Omnibus film “Dias de Luz” was awarded the $5,000 second prize.
“Caliente” focuses on Rubén Cuesta Palomo (aka Candyman), Cuba’s best known reggaeton artist in the early 2000s.
“Now he’s like a king without a crown. Nobody listens to him any more,” said producer Alejandro Tovar. “Maybe it’s because he’s too political. Maybe he was ahead of his time.”
The Primera Mirada jury enjoyed the pic’s playful spirit and its exploration of issues of class and race and the differences between high and low art, including the Cuban Institute of Music’s ambivalent attitude towards reggaeton.
Omnibus pic “Dias de Luz” impressed the jury because of its capacity to engage with audiences throughout Central America (see separate article). The jury stressed the potential of the other three films in competition.
Guatemalan Camila Urrutia’s $250,000 debut feature, “Pólvora en el Corazón” (Gunpowder Heart) is about love and friendship between two women. The project was won winner at the Guadalajara Co-production Meeting and received a special mention at Mar del Plata’s Lobo Lab. It will also screen in Málaga Work in Progress later this month.
“The feedback received after the screening in Panama, especially from sales agents, bodes well for the film to have a good career in film festivals in 2019,” said producer, Ines Nofuentes (“Ixcanul,” “I Promise You Anarchy”). Currently based out of Southern Spain, Nofuentes is also developing a new feature film by Guatemalan director Izabel Acevedo, “The Middleman,” which has been selected for the Latin America-Europe co-production meeting, “Puentes.”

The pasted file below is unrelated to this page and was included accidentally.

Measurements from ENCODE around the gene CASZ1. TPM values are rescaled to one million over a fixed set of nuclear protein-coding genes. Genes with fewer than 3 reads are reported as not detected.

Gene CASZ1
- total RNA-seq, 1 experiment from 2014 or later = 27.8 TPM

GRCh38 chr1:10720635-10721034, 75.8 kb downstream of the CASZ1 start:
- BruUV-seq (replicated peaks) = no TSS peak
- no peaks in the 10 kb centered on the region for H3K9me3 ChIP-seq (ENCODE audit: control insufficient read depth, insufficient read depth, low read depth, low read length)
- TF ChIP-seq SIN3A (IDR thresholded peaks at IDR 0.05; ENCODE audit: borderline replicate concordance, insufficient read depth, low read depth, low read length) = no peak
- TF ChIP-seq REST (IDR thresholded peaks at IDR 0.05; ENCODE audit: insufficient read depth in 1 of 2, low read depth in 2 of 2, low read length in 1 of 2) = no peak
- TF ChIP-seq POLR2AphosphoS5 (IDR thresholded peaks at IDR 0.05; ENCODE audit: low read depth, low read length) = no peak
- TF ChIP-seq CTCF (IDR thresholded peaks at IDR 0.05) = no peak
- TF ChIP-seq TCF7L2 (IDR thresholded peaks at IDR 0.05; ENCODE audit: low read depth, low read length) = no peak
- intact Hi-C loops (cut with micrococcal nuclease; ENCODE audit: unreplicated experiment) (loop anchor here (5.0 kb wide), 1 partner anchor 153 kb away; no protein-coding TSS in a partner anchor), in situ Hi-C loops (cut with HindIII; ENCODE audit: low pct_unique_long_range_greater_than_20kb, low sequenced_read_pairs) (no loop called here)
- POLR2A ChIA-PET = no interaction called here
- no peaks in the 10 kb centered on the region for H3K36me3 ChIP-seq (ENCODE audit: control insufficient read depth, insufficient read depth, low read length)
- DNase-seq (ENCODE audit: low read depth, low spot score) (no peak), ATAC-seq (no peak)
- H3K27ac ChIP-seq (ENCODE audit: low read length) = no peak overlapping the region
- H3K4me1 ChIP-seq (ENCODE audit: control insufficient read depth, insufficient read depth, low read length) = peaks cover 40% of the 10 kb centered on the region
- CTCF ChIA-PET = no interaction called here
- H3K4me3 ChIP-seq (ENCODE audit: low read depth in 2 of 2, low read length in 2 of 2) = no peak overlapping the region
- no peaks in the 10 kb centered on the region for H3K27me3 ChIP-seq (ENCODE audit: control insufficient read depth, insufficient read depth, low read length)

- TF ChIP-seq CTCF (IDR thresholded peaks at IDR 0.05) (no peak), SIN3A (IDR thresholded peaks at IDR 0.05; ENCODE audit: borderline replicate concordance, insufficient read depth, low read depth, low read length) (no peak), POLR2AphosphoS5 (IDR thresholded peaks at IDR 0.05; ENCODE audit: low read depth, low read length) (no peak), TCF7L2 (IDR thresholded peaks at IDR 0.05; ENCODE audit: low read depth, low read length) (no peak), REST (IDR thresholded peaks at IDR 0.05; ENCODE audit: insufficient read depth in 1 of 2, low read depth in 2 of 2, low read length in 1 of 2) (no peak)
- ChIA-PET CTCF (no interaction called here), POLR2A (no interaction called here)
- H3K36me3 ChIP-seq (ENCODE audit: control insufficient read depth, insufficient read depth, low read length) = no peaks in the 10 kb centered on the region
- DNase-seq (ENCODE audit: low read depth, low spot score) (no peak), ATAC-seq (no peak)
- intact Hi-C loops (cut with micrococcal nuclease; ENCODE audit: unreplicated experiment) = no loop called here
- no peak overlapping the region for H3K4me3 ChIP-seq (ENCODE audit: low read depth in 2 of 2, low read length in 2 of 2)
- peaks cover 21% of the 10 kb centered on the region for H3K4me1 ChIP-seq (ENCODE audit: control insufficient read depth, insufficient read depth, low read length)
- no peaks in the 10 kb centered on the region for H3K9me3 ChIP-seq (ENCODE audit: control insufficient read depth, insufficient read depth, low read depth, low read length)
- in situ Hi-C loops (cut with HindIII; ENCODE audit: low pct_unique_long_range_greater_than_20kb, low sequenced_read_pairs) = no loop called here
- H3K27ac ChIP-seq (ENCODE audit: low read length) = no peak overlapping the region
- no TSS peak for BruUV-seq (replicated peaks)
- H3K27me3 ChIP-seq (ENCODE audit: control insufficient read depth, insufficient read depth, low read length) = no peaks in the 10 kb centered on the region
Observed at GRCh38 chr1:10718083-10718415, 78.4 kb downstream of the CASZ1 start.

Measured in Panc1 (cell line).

Costa Rican Ernesto Villalobos’ sophomore pic, “Cascos Indomables” (Untamed Helmets), a bromance motorbiker pic, was developed at the Cannes Festival’s Cinefondation Residence, Paris Co-production Village, and Produire aud Sud, and screened in Sanfic’s work in progress section in 2017.
Villalobos emphasized the importance of initiatives like Primera Mirada to complete post-production funding. “It’s very hard to get funding in Central America, right now since we don’t have a solid film fund in Costa Rica.”
“Cascos” producer Marcelo Quesada Mena says that work-in-progress sidebars like Sanfic and Primera Mirada are essential to fine-tune films. “The advice we received from Sanfic allowed us to be more specific on the things that we wanted to happen, but perhaps needed adjustments to make sure they were happening on screen.”
Veteran Panamanian director Edgar Soberón Torchia’s documentary “Panama Radio” is set in a record store which became a key voice for the emerging Panamanian nation in the 1960s and 1970s, and hosted concerts by leading musicians such as Carlos Santana. The film uses archive photos and footage retrieved from private collections and Panama’s national library.
The production team self-financed the initial $100,000 production budget but have now received $20,000 from the Panamanian government and are now looking for a final $30,000 to complete the film. Hernandez also participated in IFF Panama’s Documentary Workshop with a project about gentrification in the Casco Antiguo historic centre.